We know that South Africa is a tourist haven with a variety of spots that are globally renowned, such as the Kruger National Park, Table Mountain, God’s Window and more. With so much on offer, some spots are gems but are often not as well known for adventure, leisure, entertainment, nature and history. Read on to find out more about some of these gems.
Debengeni Falls, Limpopo
Surrounded by the dense forests of Magoebaskloof, Debengeni Falls (Debengi meaning ‘place of pots’ in Sesotho) is a lush spot for a picnic or to cool off – particularly if you hike the Magoebaskloof trails.
For eco enthusiasts, there is an expansive array of birdlife and more than 40 species of indigenous trees that surround the Debengeni Falls.
Cautionary note: There are no lifeguards on duty and the floor of the crystal pools can be a bit slippery.
Phiphidi Falls, Limpopo
Phiphidi Falls is considered a sacred site for the Venda people. The Ramunangi clan, acknowledged as the traditional custodians of Phiphidi Waterfall, use the site to communicate with ancestral water spirits who inhabit the area.
The river, waterfalls and surrounding forest are all considered sacred by the Venda people, with LanwaDzongolo (the rock above the waterfall) and Guvhukuvhu (the pool below) being particularly sacred. The waterfall forms part of the Savannah biome biosphere, which is home to a variety of plant and animal species.
Unfortunately over the years, the site has been tampered with due to developments without consultation with the Ramunangi clan. If you visit the site, it is advisable to contact local guides and travel companies who work with the Ramunangi people to ensure that the site is treated with the respect it deserves and remains a place of purity and retains its authenticity.
Echo Caves, border of Limpopo and Mpumalanga
Declared a national monument, Echo Caves offers adventure, history, geology and much more all in one. The cave contains several speleothem structures (speleothem is a geological formation caused by mineral deposits over time) of which some are hollow stalactites which when hammered create echoes that ring throughout the cave.
There are a variety of chambers to explore, including Madonna, Elephant, Crocodile and Crystal.
Shangana Cultural Village, Mpumalanga
Nestled between the Blyde River Canyon and the Kruger National Park, guests have the opportunity to experience the traditional Shangaan way of life.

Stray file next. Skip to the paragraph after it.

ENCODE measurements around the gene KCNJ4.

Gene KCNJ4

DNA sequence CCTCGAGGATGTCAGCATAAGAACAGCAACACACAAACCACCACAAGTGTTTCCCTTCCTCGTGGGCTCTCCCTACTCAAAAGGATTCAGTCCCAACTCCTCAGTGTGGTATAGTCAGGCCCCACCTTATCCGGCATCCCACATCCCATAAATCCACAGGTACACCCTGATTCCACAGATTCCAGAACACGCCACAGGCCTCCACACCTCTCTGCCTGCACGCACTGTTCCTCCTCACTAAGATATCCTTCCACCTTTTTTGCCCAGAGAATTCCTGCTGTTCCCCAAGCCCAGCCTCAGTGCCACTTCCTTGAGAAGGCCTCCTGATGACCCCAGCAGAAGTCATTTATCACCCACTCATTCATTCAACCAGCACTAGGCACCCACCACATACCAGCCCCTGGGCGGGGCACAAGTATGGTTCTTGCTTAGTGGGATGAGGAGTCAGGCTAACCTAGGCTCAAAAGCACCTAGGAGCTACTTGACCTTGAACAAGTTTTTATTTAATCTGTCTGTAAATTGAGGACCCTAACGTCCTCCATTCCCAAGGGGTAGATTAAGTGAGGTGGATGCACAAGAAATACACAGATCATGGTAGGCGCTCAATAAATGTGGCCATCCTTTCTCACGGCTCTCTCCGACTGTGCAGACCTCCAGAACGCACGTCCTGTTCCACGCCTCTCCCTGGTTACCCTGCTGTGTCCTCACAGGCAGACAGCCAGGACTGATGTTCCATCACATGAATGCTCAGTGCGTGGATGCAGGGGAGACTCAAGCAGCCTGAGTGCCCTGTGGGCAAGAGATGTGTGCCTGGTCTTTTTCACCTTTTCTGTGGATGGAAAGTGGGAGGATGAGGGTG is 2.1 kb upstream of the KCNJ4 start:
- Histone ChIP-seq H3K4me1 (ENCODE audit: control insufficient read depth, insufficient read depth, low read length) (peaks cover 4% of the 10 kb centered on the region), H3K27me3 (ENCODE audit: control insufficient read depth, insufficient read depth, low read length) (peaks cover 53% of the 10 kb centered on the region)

Surrounded by forests and grasslands, there is something for everyone, from nature, culture, history and dining (can include special traditional cuisine such as crocodile and mopani worms). There is also a marketplace where visitors can peruse and purchase handmade goods from local craftspeople.
Dinosaur Tours, Free State
Situated in the picturesque town of Clarens, the Dinosaur Tours is a journey of exploration of a bygone era. With numerous fossil sightings coupled with informative geological history talks, this is an adventure suited to all ages.
Naude’s Neck Pass, Eastern Cape
Naude’s Neck Pass is one of the highest mountain roads in SA, offering stellar scenic views. It’s definitely a drive off the beaten track so to speak, with gravel roads that provide a variety of bends. Cautionary note: it is a challenging drive and extra care is required in wet conditions.
Blindekloof Trail, Eastern Cape
The Blindekloof Trail (about 16km), near Kariega (previously known as Uitenhage) cuts through forest, streams and pools – a perfect day for outdoor adventurers.
Magersfontein Battlefield, Northern Cape
For history buffs a trip to the Magersfontein Battlefield about 30km from Kimberly is a treat. A battle took place in December 1899, during the Second South African War between the Boers and the British where the Boers claimed victory. Visitors can undertake tours of the battlefield in addition to visiting the museum, which contains a variety of historical artifacts and multi-media displays.
Mzamba Fossils and Petrified Forest, KwaZulu-Natal
The incredible Petrified Forest has great hikes among the trees, which were washed downriver and deposited in the area millions of years ago. Visitors can enjoy a guided tour of the forest which includes viewing the Mzamba fossils, a series of marine fossil beds exposed along the prominent reefs near the Mzamba River.
South Coast Shipwrecks, KwaZulu-Natal
With its extensive yet treacherous coastline, the waters off the KZN South Coast are home to many shipwrecks with shoreline museums sharing the fates of these intrepid travellers. Visitors can peruse the ancient relics at the Port Shepstone Maritime Museum or take a stroll around the Sao Joao Portuguese Monument in Port Edward, which tells the tales of the 1552 Sao Joao shipwreck. Other shipwrecks divers can explore include the Uni XII in Pennington, the Nevonia 1934 in Umzumbe, the Nightingale 1933 in Palm Beach, the Ivy 1876 in Glenmore, and the Sao Bento 154 in Port Edward.
Weza Forest, KwaZulu-Natal
Inland within the forestry plantation is the iconic Ingeli Mountain, at the foot of which is the beautiful Weza Forest nature reserve – also known as Ingeli Forest. Visitors can either enjoy a scenic walk, birding or go biking along the trails, looking out for baboons, Vervet and Samango monkeys and tree dassies.